Shakespeare often used weather as a metaphor in his plays, with violent storms representing instability and unrest. (See, I did learn something in college.)

In real life, I have found that the weather often mirrors my mood — or is it the other way around?

This was particularly noticeable during the blast of sunshine we experienced at the beginning of the week. After last week’s icky mix of snow, sleet and wind, bright sunlight came as a welcome change. Only after my mood lifted did I realize how depressed I was feeling before.

When I woke up Wednesday morning to another cloudy, dreary day, I couldn’t help but notice that there was a little less spring in my step compared to the previous morning.

Although I will admit that I can get kind of cranky around this time of year (will it EVER be warm again?), I have never thought of myself as having a “real” condition such as Seasonal Affective Disorder (SAD).

And according to an article I recently stumbled on, there might be less of a connection between emotion and weather than doctors previously thought — scientifically speaking, at least. A European study performed in 2008 suggested that the connection between happiness and good weather is weaker than most people think, and that a person’s emotional state is a result of a smorgasbord of combining factors.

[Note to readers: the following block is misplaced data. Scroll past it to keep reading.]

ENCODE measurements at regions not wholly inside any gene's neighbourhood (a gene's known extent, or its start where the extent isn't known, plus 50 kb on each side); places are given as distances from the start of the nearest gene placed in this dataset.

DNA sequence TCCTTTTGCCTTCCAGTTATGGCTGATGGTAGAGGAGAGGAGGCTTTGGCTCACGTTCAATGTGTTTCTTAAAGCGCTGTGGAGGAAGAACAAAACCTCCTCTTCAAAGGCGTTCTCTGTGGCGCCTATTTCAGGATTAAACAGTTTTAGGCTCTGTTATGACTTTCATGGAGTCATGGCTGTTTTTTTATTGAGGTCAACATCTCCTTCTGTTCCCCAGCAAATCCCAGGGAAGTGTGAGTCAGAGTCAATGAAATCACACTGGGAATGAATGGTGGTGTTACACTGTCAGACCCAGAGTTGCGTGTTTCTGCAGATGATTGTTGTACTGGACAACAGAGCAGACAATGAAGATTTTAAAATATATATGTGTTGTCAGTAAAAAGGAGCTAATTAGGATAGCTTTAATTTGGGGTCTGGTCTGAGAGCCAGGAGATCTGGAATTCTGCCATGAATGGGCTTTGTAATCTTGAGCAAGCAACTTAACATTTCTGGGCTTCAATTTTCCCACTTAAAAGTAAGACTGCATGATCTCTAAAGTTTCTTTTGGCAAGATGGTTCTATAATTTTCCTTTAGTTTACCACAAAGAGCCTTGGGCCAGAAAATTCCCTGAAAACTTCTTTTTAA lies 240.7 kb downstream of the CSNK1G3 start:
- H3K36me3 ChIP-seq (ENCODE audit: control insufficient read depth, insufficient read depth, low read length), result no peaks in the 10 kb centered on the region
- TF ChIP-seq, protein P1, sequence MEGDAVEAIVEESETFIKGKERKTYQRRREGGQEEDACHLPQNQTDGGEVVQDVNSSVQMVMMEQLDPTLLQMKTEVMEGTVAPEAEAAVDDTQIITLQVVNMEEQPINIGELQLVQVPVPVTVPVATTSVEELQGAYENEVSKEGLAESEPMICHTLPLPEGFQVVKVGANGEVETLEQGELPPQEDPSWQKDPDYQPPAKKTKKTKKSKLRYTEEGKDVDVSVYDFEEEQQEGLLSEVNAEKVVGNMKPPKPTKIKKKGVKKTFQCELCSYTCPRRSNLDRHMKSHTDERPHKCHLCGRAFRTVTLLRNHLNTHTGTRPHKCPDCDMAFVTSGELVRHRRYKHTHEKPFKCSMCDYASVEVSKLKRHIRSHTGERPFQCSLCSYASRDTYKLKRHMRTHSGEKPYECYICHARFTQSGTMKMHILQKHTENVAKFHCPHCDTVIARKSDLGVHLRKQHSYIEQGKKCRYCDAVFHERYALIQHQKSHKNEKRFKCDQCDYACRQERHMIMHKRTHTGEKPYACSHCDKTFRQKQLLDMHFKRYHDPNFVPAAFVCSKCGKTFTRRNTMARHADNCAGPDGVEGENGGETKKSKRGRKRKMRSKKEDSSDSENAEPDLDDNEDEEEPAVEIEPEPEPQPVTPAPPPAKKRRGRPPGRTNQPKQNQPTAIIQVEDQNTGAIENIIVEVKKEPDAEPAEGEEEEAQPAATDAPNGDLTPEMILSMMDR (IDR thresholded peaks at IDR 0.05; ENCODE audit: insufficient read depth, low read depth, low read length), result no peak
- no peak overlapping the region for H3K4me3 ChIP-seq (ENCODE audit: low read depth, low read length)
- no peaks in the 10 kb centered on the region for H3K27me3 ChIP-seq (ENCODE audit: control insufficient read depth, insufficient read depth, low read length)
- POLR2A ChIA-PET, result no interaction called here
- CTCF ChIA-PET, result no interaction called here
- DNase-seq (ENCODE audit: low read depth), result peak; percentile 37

Still, as far as biology goes, the physiological impact of weather — particularly sunlight — is pretty clear. Exposure to sun raises the body’s levels of mood-enhancing serotonin, while darkness signals the release of sleep-inducing melatonin.

So after several days of melatonin build-up, I guess it’s no surprise that I felt alive, alert and awake when I finally saw the sun. Now, if it would only warm up enough for a game of ultimate Frisbee…

Brooke is a 2010 graduate of The University of Montana, where she ran track and cross country for the Grizzlies. She is currently working as a writer and editor in Missoula.

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